Pancamrita, aka: Pañcāmṛta, Panca-amrita; 8 Definition(s)


Pancamrita means something in Hinduism, Sanskrit, the history of ancient India, Marathi. If you want to know the exact meaning, history, etymology or English translation of this term then check out the descriptions on this page. Add your comment or reference to a book if you want to contribute to this summary article.

The Sanskrit term Pañcāmṛta can be transliterated into English as Pancamrta or Pancamrita, using the IAST transliteration scheme (?).

Alternative spellings of this word include Panchamrita.

In Hinduism

Shaktism (Shakta philosophy)

Pancamrita in Shaktism glossary... « previous · [P] · next »

Pañcāmṛta (पञ्चामृत) or Pañcāmṛtatantra refers to one of the thirty-three Dakṣiṇatantras, belonging to the Śāktāgama (or Śāktatantra) division of the Āgama tradition. The Śāktāgamas represent the wisdom imparted by Devī to Īśvara and convey the idea that the worship of Śakti is the means to attain liberation. According to the Pratiṣṭhālakṣaṇasamuccaya of Vairocana, the Śāktatantras are divided into to four parts, the Pañcāmṛta-tantra belonging to the Dakṣiṇa class.

Source: Shodhganga: Iconographical representations of Śiva (shaktism)
Shaktism book cover
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Shakta (शाक्त, śākta) or Shaktism (śāktism) represents a tradition of Hinduism where the Goddess (Devi) is revered and worshipped. Shakta literature includes a range of scriptures, including various Agamas and Tantras, although its roots may be traced back to the Vedas.

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Vastushastra (architecture)

Pancamrita in Vastushastra glossary... « previous · [P] · next »

Pañcāmṛta (पञ्चामृत) refers to five items to be offered to the unmanifested deity during the ritual of “opening of the eyes”, according to Mānasāra chapter 70.—The five items, molasses, corn, milk, curdled milk and c1arified butter seem to indicate pañcāmṛta, the five sweet things. The correct list of these items has honey instead of corn. Instead of madhu, honey, the term śasya is found in the text (LXX, 53), whicb means corn in general. It a1so bas the meaning, “the produce or fnlit of a plant or tree”.

Source: McGill: The architectural theory of the Mānasāra
Vastushastra book cover
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Vastushastra (वास्तुशास्त्र, vāstuśāstra) refers to the ancient Indian science (shastra) of architecture (vastu), dealing with topics such architecture, sculpture, town-building, fort building and various other constructions. Vastu also deals with the philosophy of the architectural relation with the cosmic universe.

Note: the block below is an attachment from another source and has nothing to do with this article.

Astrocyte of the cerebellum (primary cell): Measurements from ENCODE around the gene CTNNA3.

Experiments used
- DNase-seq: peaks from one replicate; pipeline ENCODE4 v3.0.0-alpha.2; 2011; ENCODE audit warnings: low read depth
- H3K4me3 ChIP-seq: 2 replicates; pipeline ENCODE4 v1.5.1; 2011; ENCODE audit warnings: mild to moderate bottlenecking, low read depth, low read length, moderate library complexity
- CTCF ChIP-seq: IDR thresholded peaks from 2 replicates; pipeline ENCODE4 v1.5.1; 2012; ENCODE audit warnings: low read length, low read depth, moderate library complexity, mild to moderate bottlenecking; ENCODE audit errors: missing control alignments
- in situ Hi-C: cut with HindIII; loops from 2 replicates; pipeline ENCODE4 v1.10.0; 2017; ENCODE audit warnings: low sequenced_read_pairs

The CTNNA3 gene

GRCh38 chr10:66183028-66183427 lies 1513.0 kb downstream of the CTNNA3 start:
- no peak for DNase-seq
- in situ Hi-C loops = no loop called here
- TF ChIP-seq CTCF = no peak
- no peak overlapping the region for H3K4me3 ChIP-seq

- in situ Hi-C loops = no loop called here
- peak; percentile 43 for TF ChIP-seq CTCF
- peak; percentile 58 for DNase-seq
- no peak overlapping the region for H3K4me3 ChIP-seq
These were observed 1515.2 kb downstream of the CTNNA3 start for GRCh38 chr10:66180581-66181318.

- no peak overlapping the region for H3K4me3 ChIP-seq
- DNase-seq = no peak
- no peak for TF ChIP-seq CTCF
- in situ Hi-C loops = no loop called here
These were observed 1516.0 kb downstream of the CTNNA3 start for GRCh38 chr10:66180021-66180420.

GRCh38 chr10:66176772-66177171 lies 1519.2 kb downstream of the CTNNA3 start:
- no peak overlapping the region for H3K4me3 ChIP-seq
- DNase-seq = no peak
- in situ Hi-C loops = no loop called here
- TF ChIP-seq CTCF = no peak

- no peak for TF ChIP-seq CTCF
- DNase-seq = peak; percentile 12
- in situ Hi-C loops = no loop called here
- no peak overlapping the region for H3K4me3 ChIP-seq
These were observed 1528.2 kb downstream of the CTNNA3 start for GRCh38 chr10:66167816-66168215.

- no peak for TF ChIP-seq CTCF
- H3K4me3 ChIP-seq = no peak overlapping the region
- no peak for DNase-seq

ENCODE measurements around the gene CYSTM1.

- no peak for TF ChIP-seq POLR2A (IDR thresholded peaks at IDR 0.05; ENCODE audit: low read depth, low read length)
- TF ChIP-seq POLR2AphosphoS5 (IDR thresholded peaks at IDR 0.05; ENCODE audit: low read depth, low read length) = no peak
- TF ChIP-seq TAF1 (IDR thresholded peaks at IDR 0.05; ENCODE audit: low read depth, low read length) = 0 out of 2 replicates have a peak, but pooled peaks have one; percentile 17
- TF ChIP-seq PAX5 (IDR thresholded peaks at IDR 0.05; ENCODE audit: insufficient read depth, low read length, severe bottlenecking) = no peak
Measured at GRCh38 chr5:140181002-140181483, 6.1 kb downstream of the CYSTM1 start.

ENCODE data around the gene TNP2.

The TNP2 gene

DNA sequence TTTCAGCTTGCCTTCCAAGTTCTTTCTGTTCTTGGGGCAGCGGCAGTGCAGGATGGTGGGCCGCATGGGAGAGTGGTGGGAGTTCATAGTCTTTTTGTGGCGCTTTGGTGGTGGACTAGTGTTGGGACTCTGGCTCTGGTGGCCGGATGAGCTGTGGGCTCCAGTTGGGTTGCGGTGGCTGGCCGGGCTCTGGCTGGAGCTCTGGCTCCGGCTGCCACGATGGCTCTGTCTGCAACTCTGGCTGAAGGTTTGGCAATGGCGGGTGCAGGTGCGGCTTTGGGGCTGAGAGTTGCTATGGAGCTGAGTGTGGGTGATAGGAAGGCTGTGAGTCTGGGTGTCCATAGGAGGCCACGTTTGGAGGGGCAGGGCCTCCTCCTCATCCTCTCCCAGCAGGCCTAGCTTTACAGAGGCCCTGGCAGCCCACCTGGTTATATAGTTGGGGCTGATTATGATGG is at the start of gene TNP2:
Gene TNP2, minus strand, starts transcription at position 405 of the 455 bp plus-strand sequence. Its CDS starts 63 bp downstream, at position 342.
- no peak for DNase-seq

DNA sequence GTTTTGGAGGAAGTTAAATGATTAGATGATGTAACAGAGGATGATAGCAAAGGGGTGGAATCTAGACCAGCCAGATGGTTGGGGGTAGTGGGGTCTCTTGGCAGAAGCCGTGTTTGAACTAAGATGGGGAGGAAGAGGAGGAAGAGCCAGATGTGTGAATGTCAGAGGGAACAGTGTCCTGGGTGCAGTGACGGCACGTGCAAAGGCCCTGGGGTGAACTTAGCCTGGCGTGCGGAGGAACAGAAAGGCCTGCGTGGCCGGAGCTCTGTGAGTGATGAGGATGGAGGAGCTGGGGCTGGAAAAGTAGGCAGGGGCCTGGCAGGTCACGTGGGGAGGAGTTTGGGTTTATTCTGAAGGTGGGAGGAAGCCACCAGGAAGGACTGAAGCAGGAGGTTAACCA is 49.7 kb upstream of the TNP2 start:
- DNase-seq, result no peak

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Purana and Itihasa (epic history)

Pancamrita in Purana glossary... « previous · [P] · next »

Pañcāmṛta (पञ्चामृत) refers to five “ceremonial ablutions (snāna)”, as defined in the Śivapurāṇa 1.20 while explaining the mode of worshipping an earthen phallic image (pārthiva-liṅga) according to the Vedic rites.

The five ceremonial ablutions related to Pañcāmṛta are:—

  1. Payas-snāna (ceremonial ablution with milk);
  2. Dadhi-snāna (ceremonial ablution with curd);
  3. Ghṛta-snāna (ceremonial ablution with ghee);
  4. Madhu-snāna (ceremonial ablution with honey);
  5. Khaṇḍa-snāna (ceremonial ablution with sugar);

“The ceremonial ablution with milk shall be performed with the mantra ‘Payaḥ Pṛthivyām’ etc. The ceremonial ablution with curd shall be performed with the mantra ‘Dadhi Krāvṇaḥ’ etc. The ceremonial ablution with ghee shall be performed with the mantra ‘Ghṛtam Ghṛtayāvā’ etc. The ceremonial ablution with honey and Sugar candy shall be performed with three hymns beginning with ‘Madhuvātā, Madhu Naktam, Madhumānnaḥ’. Thus the Pañcāmṛta ablution is explained. Or the ablution with Pañcāmṛta can be performed with the Pādya mantra Namostu Nīlagrīvāya”.

Source: Siva Purana - English Translation
Purana book cover
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The Purana (पुराण, purāṇas) refers to Sanskrit literature preserving ancient India’s vast cultural history, including historical legends, religious ceremonies, various arts and sciences. The eighteen mahapuranas total over 400,000 shlokas (metrical couplets) and date to at least several centuries BCE.

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General definition (in Hinduism)

Pancamrita in Hinduism glossary... « previous · [P] · next »

Pañcāmṛta (पञ्चामृत).—Five kinds of nectar used to bathe Deity.

Source: ISKCON Press: Glossary

Languages of India and abroad

Marathi-English dictionary

Pancamrita in Marathi glossary... « previous · [P] · next »

pañcāmṛta (पंचामृत).—n (S) The five nectareous substances, viz. milk, curds, clarified butter, honey, sugar (paya, dadhi, ghṛta, madhu, śarkarā). In a mixture of these five elements of immortality an idol is bathed. Hence the phrase pañcāmṛtānnīṃ or pañcāmṛtēṃ nhāṇaṇēṃ. Ex. paya dadhi āṇi ghṛta || madhu śarkarā gaḍasaṃyukta || mūrtti nhāṇōni pañcāmṛtēṃ || abhiṣēka kariti maga tēvhāṃ ||. 2 A seasoning composed of chilies, tamarinds, cocoanut-milk, molasses, and oil. 3 Dainties, cates, delicious viands. Pr. jēvāyāsa paṃ0 añcavāyāsa khārēṃ- pāṇī. Pr. paṃ0 khāī tyāsa dēva dēī The rich are favored by Heaven.

Source: DDSA: The Molesworth Marathi and English Dictionary

pañcāmṛta (पंचामृत).—n The five nectareous subs- tances, viz., milk, curds, clarified

Source: DDSA: The Aryabhusan school dictionary, Marathi-English
context information

Marathi is an Indo-European language having over 70 million native speakers people in (predominantly) Maharashtra India. Marathi, like many other Indo-Aryan languages, evolved from early forms of Prakrit, which itself is a subset of Sanskrit, one of the most ancient languages of the world.

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